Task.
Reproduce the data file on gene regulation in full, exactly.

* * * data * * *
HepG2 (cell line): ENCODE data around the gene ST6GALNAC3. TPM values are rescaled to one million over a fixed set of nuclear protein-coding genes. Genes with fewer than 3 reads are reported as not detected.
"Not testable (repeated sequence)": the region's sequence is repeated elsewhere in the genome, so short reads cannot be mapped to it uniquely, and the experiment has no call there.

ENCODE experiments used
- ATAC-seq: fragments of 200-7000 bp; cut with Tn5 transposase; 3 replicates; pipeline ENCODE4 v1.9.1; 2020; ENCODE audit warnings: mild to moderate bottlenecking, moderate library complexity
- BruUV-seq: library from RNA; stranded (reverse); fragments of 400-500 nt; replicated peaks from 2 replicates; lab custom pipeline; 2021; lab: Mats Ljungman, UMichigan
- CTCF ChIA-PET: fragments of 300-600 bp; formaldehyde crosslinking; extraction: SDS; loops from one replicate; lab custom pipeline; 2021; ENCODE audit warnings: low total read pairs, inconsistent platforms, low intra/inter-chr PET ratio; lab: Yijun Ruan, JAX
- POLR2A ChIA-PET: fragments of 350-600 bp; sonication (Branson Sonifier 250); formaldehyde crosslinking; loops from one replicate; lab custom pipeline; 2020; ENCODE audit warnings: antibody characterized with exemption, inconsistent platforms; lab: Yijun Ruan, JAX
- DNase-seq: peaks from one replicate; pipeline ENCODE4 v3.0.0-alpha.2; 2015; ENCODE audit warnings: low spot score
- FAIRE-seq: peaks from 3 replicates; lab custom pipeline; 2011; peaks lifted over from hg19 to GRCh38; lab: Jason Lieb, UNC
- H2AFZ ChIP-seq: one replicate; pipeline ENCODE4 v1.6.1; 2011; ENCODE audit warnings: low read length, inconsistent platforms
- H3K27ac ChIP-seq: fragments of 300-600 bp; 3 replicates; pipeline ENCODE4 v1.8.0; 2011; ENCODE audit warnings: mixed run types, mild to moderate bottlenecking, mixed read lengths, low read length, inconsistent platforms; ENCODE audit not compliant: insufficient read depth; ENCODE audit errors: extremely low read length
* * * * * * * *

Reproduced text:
HepG2 (cell line): ENCODE data around the gene ST6GALNAC3. TPM values are rescaled to one million over a fixed set of nuclear protein-coding genes. Genes with fewer than 3 reads are reported as not detected.
"Not testable (repeated sequence)": the region's sequence is repeated elsewhere in the genome, so short reads cannot be mapped to it uniquely, and the experiment has no call there.

ENCODE experiments used
- ATAC-seq: fragments of 200-7000 bp; cut with Tn5 transposase; 3 replicates; pipeline ENCODE4 v1.9.1; 2020; ENCODE audit warnings: mild to moderate bottlenecking, moderate library complexity
- BruUV-seq: library from RNA; stranded (reverse); fragments of 400-500 nt; replicated peaks from 2 replicates; lab custom pipeline; 2021; lab: Mats Ljungman, UMichigan
- CTCF ChIA-PET: fragments of 300-600 bp; formaldehyde crosslinking; extraction: SDS; loops from one replicate; lab custom pipeline; 2021; ENCODE audit warnings: low total read pairs, inconsistent platforms, low intra/inter-chr PET ratio; lab: Yijun Ruan, JAX
- POLR2A ChIA-PET: fragments of 350-600 bp; sonication (Branson Sonifier 250); formaldehyde crosslinking; loops from one replicate; lab custom pipeline; 2020; ENCODE audit warnings: antibody characterized with exemption, inconsistent platforms; lab: Yijun Ruan, JAX
- DNase-seq: peaks from one replicate; pipeline ENCODE4 v3.0.0-alpha.2; 2015; ENCODE audit warnings: low spot score
- FAIRE-seq: peaks from 3 replicates; lab custom pipeline; 2011; peaks lifted over from hg19 to GRCh38; lab: Jason Lieb, UNC
- H2AFZ ChIP-seq: one replicate; pipeline ENCODE4 v1.6.1; 2011; ENCODE audit warnings: low read length, inconsistent platforms
- H3K27ac ChIP-seq: fragments of 300-600 bp; 3 replicates; pipeline ENCODE4 v1.8.0; 2011; ENCODE audit warnings: mixed run types, mild to moderate bottlenecking, mixed read lengths, low read length, inconsistent platforms; ENCODE audit not compliant: insufficient read depth; ENCODE audit errors: extremely low read length